On Returning: Doves Interviewed
The idea of being a family isn’t far removed from Doves. There are times when members of a family need a break from it all. That’s fine, that’s just part of life. The idea of not making a return until it feels right to do so isn’t new.
And when Jimi Goodwin, Jez Williams and Andy Williams returned to a major stage for the first time in ten years, the venue just happened to be the Royal Albert Hall for Teenage Cancer Trust. It was joyous to see how much people still cared.
Worth much more than the long wait, the iconic group’s astonishing new album project ‘The Universal Want’ does more than make up for the break, it almost justifies it. Sublime, experimental and utterly fresh-sounding, it depicts the essence of the Manchester trio, but it also seeks to explore novel sounds, ideas and ambitions.
Clash spoke to guitarist and songwriter Jez Williams to uncover how one of the band had to disappear in order to come back stronger and better.
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Eleven years have gone.. what’s it like to release during abnormal times?
It’s a bloody long time. It went quickly, we were busy in-between. Life gets in the way, we’re proud of this album. Just trying to get our heads around not touring. It’s a huge change, we’ve always been on the road. We’ve gone through the album, we’ve finished it and then we can’t tour it. We finished it back in March, we’ve been doing all the promo, we’re doing a few online sessions. We’re sort of in limbo, it’s weird, we’re in no man’s land waiting at a traffic light.
Is there a collective ambition behind the record?
We had started writing and recording. We didn’t know if we had a label. It was liberating, there was no pressure. We decided not to think about the perception outside the band. We felt like an unknown band, just recording away and writing. That helped us enjoy the process. There’s a lightness, we went into it thinking, we can do exactly what we wanted, no one knows.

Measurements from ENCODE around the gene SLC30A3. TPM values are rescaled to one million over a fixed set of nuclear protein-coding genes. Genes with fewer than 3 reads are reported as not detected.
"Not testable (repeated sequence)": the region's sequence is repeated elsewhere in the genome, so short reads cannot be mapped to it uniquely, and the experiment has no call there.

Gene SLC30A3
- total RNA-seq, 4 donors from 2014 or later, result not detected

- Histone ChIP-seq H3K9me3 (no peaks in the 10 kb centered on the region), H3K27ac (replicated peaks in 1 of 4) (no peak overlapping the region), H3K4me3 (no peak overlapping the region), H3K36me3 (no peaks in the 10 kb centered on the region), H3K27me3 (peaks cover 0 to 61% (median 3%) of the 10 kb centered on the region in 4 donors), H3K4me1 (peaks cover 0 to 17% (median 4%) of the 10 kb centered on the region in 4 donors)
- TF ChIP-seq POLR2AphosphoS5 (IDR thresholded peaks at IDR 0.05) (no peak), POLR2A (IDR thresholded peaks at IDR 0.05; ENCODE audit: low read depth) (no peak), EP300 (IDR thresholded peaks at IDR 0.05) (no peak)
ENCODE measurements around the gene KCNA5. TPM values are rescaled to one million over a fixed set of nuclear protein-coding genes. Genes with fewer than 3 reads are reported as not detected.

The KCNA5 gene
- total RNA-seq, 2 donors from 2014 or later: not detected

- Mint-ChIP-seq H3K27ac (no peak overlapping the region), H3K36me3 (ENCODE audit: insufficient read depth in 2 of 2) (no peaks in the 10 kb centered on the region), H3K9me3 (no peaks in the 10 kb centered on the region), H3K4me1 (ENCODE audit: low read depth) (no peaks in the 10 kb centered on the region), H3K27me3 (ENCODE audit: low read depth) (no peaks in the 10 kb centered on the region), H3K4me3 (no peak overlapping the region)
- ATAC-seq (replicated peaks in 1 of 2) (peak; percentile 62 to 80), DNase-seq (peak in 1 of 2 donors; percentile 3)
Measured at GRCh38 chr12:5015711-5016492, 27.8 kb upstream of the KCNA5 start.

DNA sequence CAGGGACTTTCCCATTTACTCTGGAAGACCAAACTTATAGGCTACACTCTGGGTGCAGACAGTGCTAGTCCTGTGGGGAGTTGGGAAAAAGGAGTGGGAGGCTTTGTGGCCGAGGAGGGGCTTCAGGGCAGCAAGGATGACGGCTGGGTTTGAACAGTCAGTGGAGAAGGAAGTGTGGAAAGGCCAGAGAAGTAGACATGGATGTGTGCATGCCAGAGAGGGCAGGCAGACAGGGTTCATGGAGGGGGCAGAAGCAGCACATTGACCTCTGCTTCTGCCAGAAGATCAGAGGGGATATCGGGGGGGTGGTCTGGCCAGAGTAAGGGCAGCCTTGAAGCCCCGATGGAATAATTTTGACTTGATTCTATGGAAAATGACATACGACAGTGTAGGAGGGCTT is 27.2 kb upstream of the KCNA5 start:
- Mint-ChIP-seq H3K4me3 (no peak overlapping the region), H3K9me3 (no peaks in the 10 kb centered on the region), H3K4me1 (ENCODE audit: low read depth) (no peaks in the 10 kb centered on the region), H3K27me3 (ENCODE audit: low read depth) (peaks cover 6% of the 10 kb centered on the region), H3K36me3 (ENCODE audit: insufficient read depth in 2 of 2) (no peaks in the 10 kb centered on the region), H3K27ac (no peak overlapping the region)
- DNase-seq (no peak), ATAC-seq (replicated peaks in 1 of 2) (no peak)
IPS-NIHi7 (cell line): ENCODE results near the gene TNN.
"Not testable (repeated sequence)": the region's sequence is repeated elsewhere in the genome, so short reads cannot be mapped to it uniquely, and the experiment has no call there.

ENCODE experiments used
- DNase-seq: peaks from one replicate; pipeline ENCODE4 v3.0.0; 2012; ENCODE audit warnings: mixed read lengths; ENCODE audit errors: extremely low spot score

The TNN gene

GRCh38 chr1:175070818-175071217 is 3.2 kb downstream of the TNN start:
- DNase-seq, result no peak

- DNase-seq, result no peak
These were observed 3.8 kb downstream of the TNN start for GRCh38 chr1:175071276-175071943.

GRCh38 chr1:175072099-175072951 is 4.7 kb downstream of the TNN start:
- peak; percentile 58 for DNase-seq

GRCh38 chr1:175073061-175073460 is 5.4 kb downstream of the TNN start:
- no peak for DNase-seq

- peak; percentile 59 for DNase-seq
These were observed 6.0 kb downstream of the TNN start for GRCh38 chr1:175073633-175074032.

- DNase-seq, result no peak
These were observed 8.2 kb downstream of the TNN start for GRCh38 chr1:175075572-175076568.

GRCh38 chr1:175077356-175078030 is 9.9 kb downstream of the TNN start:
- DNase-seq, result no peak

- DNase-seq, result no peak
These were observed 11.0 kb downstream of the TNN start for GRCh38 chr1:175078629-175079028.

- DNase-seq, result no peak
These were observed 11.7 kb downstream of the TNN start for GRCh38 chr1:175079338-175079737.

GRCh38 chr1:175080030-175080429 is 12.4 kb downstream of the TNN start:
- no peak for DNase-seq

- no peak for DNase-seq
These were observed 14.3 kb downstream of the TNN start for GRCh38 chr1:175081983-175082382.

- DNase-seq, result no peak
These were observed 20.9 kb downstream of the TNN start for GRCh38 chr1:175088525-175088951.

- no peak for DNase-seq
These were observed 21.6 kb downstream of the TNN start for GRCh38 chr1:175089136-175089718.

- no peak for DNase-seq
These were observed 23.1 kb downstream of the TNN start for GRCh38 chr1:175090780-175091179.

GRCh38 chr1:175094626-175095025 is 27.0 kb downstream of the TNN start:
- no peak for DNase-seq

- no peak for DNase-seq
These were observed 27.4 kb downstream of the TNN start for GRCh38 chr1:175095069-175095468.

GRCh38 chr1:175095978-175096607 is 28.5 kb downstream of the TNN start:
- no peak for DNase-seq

It was an easy album to make, albums start to get more difficult, take longer to make. You come off weeks of touring, get back in. It got tougher and tougher. We couldn’t have made this album without the break. There’s no way we could have psychologically gone into another album straight album after 2010. But this has been a joy.
Did your approach writing in the same way?
We kept it pretty much the same. We were listening to different stuff, playing not new stuff, but old stuff. Everything shifts, it’s been a decade. We made sure we felt it was a relevant album. It felt like new avenues to go down, that was an important one to keep it fresh, we felt like we had moved on, and the album sounds like we have. There was no preconceptions.
Doves are known for being adventurous musically, what inspired this one?
Anything from folk to old-school club music. We were reconnecting. We got asked to do a few DJ gigs. We started rediscovering some of our 12-inch, white labels, a massive collection of music.
Jimi and Andy would take different stuff to me, discover new and old stuff, it was pretty varied. We got into compilations. We were getting to discover the joy of music again after a long break. I don’t see why, when you play the guitar, a sampler or a laptop, you should say, now it’s all good. It’s not any different getting a track out of a sampler from coming up with some chords or a lyric.
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How does this view transfer in practice?